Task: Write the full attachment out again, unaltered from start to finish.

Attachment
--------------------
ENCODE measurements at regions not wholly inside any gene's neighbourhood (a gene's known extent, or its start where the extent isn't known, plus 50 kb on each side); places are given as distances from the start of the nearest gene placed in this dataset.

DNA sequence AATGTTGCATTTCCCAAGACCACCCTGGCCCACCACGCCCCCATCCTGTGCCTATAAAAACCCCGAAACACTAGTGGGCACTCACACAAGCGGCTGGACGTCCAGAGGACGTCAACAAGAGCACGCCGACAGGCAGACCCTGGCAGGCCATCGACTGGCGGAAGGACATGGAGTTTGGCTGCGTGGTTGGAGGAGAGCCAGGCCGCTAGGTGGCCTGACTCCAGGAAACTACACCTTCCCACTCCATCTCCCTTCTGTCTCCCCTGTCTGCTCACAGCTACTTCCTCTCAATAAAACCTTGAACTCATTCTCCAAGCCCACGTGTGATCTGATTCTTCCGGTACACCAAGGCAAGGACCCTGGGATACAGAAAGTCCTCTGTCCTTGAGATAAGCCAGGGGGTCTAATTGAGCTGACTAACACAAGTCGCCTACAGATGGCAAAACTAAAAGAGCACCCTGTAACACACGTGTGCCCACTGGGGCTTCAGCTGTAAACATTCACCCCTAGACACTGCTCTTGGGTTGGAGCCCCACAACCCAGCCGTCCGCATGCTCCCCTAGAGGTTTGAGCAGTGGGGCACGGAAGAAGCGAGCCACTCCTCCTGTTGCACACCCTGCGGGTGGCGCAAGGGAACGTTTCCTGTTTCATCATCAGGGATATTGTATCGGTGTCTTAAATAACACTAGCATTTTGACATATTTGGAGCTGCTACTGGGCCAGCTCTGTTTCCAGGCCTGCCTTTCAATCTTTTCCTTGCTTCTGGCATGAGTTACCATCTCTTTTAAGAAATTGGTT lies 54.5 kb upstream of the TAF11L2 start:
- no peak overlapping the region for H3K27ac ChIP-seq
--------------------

ENCODE measurements at regions not wholly inside any gene's neighbourhood (a gene's known extent, or its start where the extent isn't known, plus 50 kb on each side); places are given as distances from the start of the nearest gene placed in this dataset.

DNA sequence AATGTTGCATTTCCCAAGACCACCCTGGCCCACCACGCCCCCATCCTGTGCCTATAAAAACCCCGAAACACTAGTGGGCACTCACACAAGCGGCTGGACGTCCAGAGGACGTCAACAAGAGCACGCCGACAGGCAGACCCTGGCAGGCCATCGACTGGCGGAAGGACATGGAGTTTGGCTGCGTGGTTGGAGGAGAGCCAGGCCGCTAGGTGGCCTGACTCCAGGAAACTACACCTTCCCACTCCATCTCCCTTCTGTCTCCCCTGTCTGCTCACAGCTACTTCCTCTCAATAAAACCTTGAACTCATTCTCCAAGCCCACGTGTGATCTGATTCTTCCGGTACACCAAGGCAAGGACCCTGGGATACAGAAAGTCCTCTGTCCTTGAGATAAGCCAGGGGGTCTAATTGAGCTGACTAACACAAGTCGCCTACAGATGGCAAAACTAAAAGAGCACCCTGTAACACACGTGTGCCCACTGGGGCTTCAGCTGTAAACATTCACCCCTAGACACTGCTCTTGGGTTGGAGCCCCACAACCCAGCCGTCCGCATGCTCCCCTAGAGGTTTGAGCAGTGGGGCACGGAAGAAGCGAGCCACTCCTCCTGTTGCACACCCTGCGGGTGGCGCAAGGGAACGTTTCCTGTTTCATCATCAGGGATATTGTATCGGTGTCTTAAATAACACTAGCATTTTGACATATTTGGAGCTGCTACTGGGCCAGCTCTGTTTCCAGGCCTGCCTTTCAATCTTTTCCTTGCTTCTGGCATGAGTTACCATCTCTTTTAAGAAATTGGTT lies 54.5 kb upstream of the TAF11L2 start:
- no peak overlapping the region for H3K27ac ChIP-seq